Marriage as an institution and related rituals
Marriage is a legally and socially sanctioned union usually between a man and a woman. Regulated by laws, rules, customs, beliefs, and attitudes that proscribe the rights and duties of the partners and accord status to offspring. In different cultures, marriage is attributed to various social and personal functions for which provide structures and division of labour.
By 21st century, the nature of marriage in western countries particularly with regard to the significance of procreation and the ease of divorce had begun to change. In 2000 the Netherlands became the first country to legalize same sex marriages, the law went into force on April 1, 2001.
Some form of marriage has been found to exist in all human societies, past and present. It’s important to elaborate complex laws and rituals surrounding it. Although these laws and rituals vary according to communities, some universals do apply.
The main legal function of marriage is to ensure the rights of the partners with respect to each other and to the rights and define the relationships of the children within a community. In most societies, marriage also established the permissible social relations allowed to the offspring including the right of inheritance.
Until the late 20th century, marriage was rarely a matter of the choice. Love in western culture came to be associated with marriage. This applies to the African countries now where family remains the basic unit. Marriages are usually arranged by the family.
A naming ceremony is an event at which a person is officially assigned a name. This happens immediately after birth. Various communities participate in this practice, with methods differing over cultures and religions. The timing at which a name is assigned can vary from some days after birth to several months.
Naming a child is usually done through a baptism ceremony among the Christians. In eatern orthodoxy, infants are traditionally named on the 8th day of their life in a special service conducted either at home or in church.
During birth, every culture has practiced different birth traditions and customs. A new baby universally brings joy and immense pleasure to families welcoming a child into the world. Different cultures celebrate birth as a way of bringing good luck to the child. Most cultures today still have special ceremonies to welcome newborns.
Rituals are an inherent part of our human make-up. They bind us to our community and reinforce a sense of belonging. By practicing birth traditions, the parents are not only celebrating the baby’s life but welcoming the baby into the community group.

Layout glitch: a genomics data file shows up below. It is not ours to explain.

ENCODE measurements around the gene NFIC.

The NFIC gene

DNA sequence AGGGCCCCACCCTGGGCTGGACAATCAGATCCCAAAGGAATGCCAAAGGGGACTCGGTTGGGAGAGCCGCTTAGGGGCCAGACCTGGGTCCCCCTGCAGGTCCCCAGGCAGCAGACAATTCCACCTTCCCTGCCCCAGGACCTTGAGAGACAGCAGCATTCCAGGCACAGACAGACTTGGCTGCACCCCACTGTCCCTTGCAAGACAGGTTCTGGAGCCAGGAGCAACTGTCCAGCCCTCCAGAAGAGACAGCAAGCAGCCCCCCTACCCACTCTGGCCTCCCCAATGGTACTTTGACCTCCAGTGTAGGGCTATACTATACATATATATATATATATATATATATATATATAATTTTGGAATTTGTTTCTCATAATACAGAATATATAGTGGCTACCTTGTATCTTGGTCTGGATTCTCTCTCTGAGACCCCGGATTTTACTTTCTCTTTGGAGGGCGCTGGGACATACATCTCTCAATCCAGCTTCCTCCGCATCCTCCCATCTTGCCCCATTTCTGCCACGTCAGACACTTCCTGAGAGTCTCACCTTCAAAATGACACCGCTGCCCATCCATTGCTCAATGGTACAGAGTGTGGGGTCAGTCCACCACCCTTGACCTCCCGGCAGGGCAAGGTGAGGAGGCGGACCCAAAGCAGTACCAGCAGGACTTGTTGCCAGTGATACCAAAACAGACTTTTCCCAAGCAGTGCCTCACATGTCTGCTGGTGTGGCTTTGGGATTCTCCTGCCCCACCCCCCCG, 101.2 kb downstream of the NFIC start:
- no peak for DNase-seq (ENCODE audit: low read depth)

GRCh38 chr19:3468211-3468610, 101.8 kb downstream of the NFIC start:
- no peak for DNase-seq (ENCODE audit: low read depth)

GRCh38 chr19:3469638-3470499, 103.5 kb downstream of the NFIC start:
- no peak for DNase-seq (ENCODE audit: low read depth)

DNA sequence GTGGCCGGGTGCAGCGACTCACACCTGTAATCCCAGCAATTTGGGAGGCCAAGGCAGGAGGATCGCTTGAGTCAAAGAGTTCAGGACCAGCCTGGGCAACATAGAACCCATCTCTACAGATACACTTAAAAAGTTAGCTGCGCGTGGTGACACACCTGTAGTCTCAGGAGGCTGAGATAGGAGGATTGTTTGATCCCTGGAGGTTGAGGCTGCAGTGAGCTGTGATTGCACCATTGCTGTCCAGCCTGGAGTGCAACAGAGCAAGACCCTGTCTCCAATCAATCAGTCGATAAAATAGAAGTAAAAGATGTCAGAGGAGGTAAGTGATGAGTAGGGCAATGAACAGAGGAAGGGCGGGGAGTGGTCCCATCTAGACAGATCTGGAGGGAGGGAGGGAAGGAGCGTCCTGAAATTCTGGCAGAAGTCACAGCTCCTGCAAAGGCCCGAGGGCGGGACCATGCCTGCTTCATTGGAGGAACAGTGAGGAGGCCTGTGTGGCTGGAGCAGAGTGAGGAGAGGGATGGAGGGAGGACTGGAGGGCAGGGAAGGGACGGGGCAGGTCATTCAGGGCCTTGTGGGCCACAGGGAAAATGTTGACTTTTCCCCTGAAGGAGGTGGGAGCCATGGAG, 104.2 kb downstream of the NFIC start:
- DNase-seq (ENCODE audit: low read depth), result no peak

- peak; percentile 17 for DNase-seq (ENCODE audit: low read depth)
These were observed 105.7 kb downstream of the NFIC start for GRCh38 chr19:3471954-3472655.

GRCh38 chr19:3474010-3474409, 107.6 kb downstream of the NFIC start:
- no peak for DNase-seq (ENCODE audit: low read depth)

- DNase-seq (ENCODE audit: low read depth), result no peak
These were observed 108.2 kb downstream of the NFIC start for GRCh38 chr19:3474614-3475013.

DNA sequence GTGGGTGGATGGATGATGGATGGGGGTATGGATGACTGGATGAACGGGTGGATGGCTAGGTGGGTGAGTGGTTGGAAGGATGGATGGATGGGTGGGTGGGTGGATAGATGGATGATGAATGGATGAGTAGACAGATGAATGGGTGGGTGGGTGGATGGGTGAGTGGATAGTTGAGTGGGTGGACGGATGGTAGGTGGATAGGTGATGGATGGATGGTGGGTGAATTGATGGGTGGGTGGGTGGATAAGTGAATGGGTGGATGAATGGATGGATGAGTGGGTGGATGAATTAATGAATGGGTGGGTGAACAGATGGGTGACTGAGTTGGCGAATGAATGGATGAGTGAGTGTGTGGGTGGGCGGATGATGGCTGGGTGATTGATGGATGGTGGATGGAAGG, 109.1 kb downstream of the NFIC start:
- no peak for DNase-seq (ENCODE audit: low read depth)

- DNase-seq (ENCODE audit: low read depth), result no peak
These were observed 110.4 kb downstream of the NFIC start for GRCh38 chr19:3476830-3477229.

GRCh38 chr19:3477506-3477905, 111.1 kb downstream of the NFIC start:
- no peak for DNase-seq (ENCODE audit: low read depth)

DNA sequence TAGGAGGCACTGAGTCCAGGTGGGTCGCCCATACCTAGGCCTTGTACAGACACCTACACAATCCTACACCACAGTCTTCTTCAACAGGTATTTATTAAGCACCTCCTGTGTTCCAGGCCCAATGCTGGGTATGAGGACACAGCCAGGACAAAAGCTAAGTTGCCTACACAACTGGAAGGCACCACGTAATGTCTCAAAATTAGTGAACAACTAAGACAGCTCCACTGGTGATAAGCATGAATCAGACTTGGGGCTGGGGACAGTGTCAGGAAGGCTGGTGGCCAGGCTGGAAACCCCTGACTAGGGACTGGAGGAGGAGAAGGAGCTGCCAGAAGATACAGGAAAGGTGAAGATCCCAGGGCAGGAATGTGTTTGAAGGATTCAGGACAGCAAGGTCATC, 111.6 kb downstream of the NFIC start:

In Kalenjin when a child is born, a naming ceremony was conducted. When a child was born at a certain place, then he/ she is named after that particular place, e.g. Kipsang which means born outside.
Therefore, birth and naming rituals differ from community to community.
Sexuality refers to people’s sexual interest in and attraction to others. It is the ability to have erotic or sexual feelings and experiences. It is part of the social life of humans, governed by social norms and the status quo. Society’s view on sexuality has changed throughout history.
Each society has different norms about premarital sex, the age of sexual consent, incest, homosexuality and other sexual behavious. With advent of patriarchal societies, gender roles around sexuality become more stringent and sexual norms began focusing on sexual possessiveness and the control of female sexuality.
The messages that children are taught about sex play an important role in how they will grow in their sexual selves and express or not express their sexual motivations. How, what, when and by whom children should be taught about sex is a matter of great debate in sex education.
Human sexuality refers to people’s sexual interest. It differs from biological sex which refers to one’s anatomy, hormones and genetics. Sexuality is also different from gender identity which is a person’s sense of their own gender.
Incest is sexual activity between family members or close relatives. The incest taboo is one of the most widespread of all cultural taboos.
A common justification for prohibiting incest is avoiding inbreeding , though I want to believe sexual education would be of great help too.
Social organization is a pattern of relationship between and among individuals in social groups. Characteristics of social organization include sexual composition, leadership structure, division of labour, communication system and so on.
These characteristics enable people to monitor their everyday way and involvement in other activities that are controlled forms of human interaction. The organization relies on horizontal social structure, stressing relationships within communities rather than a hierarchy between them.
The notion of culture is everywhere invoked and virtually nowhere explained. Culture can mean so many things, collective identity, arts, letters, lifestyle and corporate policy. Different communities have their own laws, roles and relations.
Community roles are a set of connected behaviors, rights, obligations and norms. It is an expected or free changing behavior and may have given an individual status or social position.
The three are a crucial mechanism for smooth flow of things in a community.